When Microsoft bought LinkedIn for $27 billion in 2016, the deal brought with it a small equity investment that's turned into a surprising windfall.
Two years before the acquisition, LinkedIn invested about $500,000 as part of a $6.9 million venture round in a fledgling spin-out called Confluent, which was setting out to commercialize the Apache Kafka open-source software. It was LinkedIn's first such investment, and valued Confluent at about $24 million.
On Wednesday, Confluent said its valuation has swelled to $2.5 billion, based on a fresh $125 million investment led by Sequoia. That means the company is worth over 100 times more today than it was when LinkedIn wrote its check in 2014. LinkedIn's stake is now valued at about $25 million (a 50-fold increase), because its investment was diluted in future fundraising rounds, said a person with knowledge of the deal who asked not to be named because the size of LinkedIn's ownership was never disclosed.
Confluent co-founder and CEO Jay Kreps, who started working at LinkedIn in 2007, declined to comment on the size of its stake. As a principal staff engineer at LinkedIn, Kreps led internal development of Apache Kafka, a data management tool that helps companies process and make sense of tons of information flooding into their systems in real time.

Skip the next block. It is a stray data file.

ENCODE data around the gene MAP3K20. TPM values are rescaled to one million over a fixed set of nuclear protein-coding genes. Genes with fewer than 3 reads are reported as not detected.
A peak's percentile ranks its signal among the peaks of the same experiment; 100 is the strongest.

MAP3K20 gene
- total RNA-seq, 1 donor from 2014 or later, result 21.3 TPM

The arrangement between LinkedIn and Confluent is similar to Yahoo's investment in data software company Hortonworks, which spun out of Yahoo in 2011. Hortonworks later went public and then merged with rival Cloudera in a deal that closed at the beginning of January. The combined company has a stock market value of $3.4 billion.